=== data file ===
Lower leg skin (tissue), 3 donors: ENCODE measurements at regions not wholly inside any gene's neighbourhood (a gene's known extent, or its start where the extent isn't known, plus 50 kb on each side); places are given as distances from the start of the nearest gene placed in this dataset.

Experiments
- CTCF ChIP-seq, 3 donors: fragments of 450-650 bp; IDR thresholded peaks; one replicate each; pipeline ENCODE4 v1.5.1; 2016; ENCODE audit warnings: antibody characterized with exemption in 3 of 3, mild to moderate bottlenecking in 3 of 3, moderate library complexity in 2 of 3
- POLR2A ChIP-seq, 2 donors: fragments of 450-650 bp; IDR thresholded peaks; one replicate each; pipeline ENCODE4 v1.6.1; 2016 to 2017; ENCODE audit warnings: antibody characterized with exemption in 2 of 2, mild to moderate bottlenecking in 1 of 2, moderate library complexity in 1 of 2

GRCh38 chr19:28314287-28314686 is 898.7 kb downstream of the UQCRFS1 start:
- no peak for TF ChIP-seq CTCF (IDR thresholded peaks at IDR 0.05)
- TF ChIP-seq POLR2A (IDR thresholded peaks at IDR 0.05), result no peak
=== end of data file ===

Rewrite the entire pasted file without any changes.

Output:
Lower leg skin (tissue), 3 donors: ENCODE measurements at regions not wholly inside any gene's neighbourhood (a gene's known extent, or its start where the extent isn't known, plus 50 kb on each side); places are given as distances from the start of the nearest gene placed in this dataset.

Experiments
- CTCF ChIP-seq, 3 donors: fragments of 450-650 bp; IDR thresholded peaks; one replicate each; pipeline ENCODE4 v1.5.1; 2016; ENCODE audit warnings: antibody characterized with exemption in 3 of 3, mild to moderate bottlenecking in 3 of 3, moderate library complexity in 2 of 3
- POLR2A ChIP-seq, 2 donors: fragments of 450-650 bp; IDR thresholded peaks; one replicate each; pipeline ENCODE4 v1.6.1; 2016 to 2017; ENCODE audit warnings: antibody characterized with exemption in 2 of 2, mild to moderate bottlenecking in 1 of 2, moderate library complexity in 1 of 2

GRCh38 chr19:28314287-28314686 is 898.7 kb downstream of the UQCRFS1 start:
- no peak for TF ChIP-seq CTCF (IDR thresholded peaks at IDR 0.05)
- TF ChIP-seq POLR2A (IDR thresholded peaks at IDR 0.05), result no peak